The graffiti, by comparison, is wild and Galápagan, part declaration of self and part impossible flora. Why is one considered an eyesore, and the other not? Bonus: This BAMcinemaFest premiere is preceded by a live performance by the Mingus Dynasty.


Underground Cake Boss: Bettina Banayan’s Subway Performance Art Infuriates and Overjoys

By the time Bettina Banayan pulled out the meat cleaver, it was clear something weird was about to happen.

By now, the 12-minute video of Banayan chopping onions on the subway has been viewed more than 337,500 times. In the video, shot in early 2012, the diminutive, almost sprightly Banayan is clad in a sleeveless black dress. She has wavy black hair, a cutting board across her lap, a large onion, and the aforementioned cleaver. She chops away as the passengers on either side of her cast wary sideways glances and occasionally snap a photo.

“I wanted to look socially acceptable and trustworthy,” Banayan says cheerily, recalling the stunt. Throughout the performance, she adds, “Nobody said anything to me. Even though I was holding a meat cleaver, which was potentially very dangerous.

“Not that I’m dangerous,” she adds, after a beat.

By most standards, Banayan, who’s 22 years old, isn’t a famous artist. She has a fine arts degree from Parsons School of Design, is working on a degree from the French Culinary Institute, belongs to several art collectives, and works steadily, mainly painting iconized images of classic American foods like pizza and hot dogs. She’s still deciding what she wants to do with her life after culinary school. “I’d like to travel,” she says.

Yet Banayan has achieved an intense mixture of viral fame and infamy for two videos, the onion stunt and another she made in February of this year, in which she iced a cake on the train and served it to her fellow riders, to their glee. That one has already been viewed more than 370,000 times, with thousands of comments either complimenting or deriding her, a development Banayan has found a little hard to process.

“The internet’s very weird,” she says. “You put something out there, and then you don’t have any control over it.”

That became clear as soon as the onion segment went viral. Eventually it appeared on Anderson Cooper Live, with Cooper and his co-host for the day, 1980s pop legend Cyndi Lauper, earnestly debating whether it was “real.” It’s shown up more than once on BuzzFeed lists of “wacky” things you might see in New York, on every viral video blog there is, and on more than one forum for transit enthusiasts. (“Am I the only one who finds this arousing?” a commenter named Dan the Transit Man muses on a forum for New York City subway operators and bus drivers.)

There have always been subway performers, of course: ranchera musicians, the “It’s show time!” breakdancers narrowly missing your head as they spin from a pole, doo-wop groups, off-key soul singers. But those people are, by and large, working for tips, trying to eke out a living in the space between cars. In the past few years, another sort of subway artist has popped up: the art school crowd, we might call them, who use the subway as their canvas and their fellow riders as a captive audience.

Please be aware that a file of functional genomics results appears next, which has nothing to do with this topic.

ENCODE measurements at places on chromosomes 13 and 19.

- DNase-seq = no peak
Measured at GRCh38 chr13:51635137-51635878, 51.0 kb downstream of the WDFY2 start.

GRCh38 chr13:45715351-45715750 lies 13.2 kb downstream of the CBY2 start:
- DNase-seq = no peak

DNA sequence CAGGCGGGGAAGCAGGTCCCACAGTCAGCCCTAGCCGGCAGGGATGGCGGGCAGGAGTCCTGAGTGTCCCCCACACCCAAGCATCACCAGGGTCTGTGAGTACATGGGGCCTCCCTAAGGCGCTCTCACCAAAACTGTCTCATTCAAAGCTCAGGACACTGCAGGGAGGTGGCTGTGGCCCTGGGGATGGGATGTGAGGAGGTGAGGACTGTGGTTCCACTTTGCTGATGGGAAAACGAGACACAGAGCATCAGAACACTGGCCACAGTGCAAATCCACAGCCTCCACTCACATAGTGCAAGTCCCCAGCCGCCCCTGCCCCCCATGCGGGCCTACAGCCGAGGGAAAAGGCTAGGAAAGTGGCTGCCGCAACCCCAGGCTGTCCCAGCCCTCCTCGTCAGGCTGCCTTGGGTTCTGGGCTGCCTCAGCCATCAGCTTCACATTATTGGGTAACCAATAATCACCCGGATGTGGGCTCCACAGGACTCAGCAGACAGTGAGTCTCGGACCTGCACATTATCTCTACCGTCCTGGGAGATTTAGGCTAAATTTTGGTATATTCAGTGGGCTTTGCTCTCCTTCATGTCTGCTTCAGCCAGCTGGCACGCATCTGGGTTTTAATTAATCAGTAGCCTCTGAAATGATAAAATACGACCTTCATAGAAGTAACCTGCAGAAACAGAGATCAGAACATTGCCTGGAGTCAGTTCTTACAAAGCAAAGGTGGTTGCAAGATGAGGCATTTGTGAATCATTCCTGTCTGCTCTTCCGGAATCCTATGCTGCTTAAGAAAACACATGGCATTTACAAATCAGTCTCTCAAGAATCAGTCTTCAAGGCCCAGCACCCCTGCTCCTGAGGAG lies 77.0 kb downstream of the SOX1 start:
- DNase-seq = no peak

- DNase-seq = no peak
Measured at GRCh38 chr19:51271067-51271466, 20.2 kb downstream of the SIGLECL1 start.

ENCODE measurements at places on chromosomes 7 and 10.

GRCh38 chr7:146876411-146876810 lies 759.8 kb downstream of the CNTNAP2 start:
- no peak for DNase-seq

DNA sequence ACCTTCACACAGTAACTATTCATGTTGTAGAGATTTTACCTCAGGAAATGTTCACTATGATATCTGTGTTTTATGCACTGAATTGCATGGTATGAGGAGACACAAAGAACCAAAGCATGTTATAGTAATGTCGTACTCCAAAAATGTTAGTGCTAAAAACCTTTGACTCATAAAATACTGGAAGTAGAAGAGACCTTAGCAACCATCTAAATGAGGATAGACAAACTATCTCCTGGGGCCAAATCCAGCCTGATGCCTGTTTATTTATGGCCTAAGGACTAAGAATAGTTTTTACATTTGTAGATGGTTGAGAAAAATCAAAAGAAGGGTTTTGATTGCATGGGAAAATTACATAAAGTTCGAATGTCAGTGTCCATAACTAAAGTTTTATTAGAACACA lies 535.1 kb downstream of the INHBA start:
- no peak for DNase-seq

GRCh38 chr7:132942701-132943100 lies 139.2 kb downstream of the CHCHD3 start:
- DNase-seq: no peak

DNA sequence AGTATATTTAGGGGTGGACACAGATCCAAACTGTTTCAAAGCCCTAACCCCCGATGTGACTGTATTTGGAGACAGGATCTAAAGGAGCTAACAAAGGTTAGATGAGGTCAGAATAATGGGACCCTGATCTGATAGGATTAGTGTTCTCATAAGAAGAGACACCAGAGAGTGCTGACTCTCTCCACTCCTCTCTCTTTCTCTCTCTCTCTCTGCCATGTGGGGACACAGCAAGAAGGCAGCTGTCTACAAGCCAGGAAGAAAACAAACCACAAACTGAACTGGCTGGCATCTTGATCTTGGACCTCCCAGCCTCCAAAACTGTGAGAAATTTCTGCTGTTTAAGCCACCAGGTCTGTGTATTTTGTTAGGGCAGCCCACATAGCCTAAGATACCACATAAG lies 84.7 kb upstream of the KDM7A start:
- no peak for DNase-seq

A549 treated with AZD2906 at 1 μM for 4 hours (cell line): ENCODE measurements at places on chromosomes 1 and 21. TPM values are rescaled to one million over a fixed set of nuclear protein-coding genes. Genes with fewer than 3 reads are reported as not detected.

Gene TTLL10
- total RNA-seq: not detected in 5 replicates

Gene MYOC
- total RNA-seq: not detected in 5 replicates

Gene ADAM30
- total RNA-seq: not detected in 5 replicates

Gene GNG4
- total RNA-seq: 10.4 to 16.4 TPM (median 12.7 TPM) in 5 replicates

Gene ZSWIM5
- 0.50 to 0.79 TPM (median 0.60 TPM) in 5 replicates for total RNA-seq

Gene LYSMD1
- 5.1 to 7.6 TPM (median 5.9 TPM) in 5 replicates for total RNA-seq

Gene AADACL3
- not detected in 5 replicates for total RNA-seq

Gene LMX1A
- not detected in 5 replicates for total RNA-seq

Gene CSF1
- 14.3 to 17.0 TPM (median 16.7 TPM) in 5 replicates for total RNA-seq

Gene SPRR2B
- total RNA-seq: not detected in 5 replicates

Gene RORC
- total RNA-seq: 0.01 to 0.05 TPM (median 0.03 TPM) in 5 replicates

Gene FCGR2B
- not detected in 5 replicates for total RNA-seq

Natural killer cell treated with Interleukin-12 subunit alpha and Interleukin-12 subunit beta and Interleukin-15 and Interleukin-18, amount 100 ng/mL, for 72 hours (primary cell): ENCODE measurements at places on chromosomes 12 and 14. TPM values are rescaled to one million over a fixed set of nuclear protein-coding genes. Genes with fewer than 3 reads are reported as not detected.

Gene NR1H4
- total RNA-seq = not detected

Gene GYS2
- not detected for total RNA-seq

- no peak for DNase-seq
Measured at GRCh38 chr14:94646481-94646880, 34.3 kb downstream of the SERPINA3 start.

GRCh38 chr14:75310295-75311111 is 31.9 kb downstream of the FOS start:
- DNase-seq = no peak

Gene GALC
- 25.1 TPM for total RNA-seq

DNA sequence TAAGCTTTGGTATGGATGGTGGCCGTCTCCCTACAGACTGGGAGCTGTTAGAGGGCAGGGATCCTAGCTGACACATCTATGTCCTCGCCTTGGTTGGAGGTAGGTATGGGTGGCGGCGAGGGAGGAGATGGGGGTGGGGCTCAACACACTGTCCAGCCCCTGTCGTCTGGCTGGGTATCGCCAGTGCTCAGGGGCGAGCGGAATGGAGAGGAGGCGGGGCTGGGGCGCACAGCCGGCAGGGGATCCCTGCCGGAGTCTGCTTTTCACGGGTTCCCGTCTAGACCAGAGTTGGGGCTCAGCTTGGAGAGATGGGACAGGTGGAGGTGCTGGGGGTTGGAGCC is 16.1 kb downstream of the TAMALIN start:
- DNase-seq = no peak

Banayan is probably the most visible example of a performance artist using public transportation as medium. But February was an especially crowded month for subway art: Banayan’s cake stunt was quickly followed by London Kaye, a “crochet artist” who wrapped an entire L train car in yarn to celebrate Valentine’s Day; and Maria Luisa Portuondo Vila, who posted a flyer styled to look like an official Metropolitan Transit Authority notice — but hers was titled #MissingLove and added “Pay attention NY! This is about my heart” in three languages. It was an attempt to find a man in a top hat Vila had seen on a Brooklyn-bound A. (Vila insisted the whole thing wasn’t an attention-grabbing stunt but a real effort to find love, telling Metro, “Maybe I love him, but he might not remember me and maybe he didn’t even see me. It’s a little joke; it’s a little dramatic.”)

As Banayan has found, not everyone wants to ride to work inside somebody else’s art. The onion performance piece didn’t provoke much reaction from her fellow riders at the time (they may have been afraid to say anything to the lady holding the big knife). But the internet had some thoughts about it: “Pest to society,” one YouTube commenter declared, as the view count grew. And another: “Performance artist = Untalented dipshit who has nothing to offer the world other than annoyance.”

The MTA has made clear that it, too, is deeply sick of art-related subway stunts. In October, after an anonymous artist put up Lord of the Rings–themed fake MTA announcements, agency spokesman Adam Lisberg testily told Gothamist, “[W]e serve more than 5 million customers a day on the subways, and plenty of them have very limited English skills. We work hard to make a complex system simpler to navigate, and these posters make it harder. If one person misses a train because they’re trying to decipher a joke, it’s one too many. Enough already.”

Asked about Banayan, another MTA spokesman, Kevin Ortiz, says, “We frown upon any activity that creates additional work for our employees and ends up costing our customers.” He also points to Section 1050.7 of the MTA’s code of conduct, which prohibits “disorderly conduct” of all kinds, including a rider behaving “in any manner which may cause or tend to cause annoyance, alarm or inconvenience to a reasonable person or create a breach of the peace.”

In retrospect, Banayan isn’t altogether pleased with the onion piece. “It was really about shock value,” she says, too much about drawing attention to herself and not enough about evoking a thoughtful response in her audience. “It was so much about me, just, ‘Look at me, everyone; I’m absurd.’ It didn’t change anything.” (The same was true, she says of another, less widely seen piece, in which she read a pornographic magazine on the train while dressed in business attire.)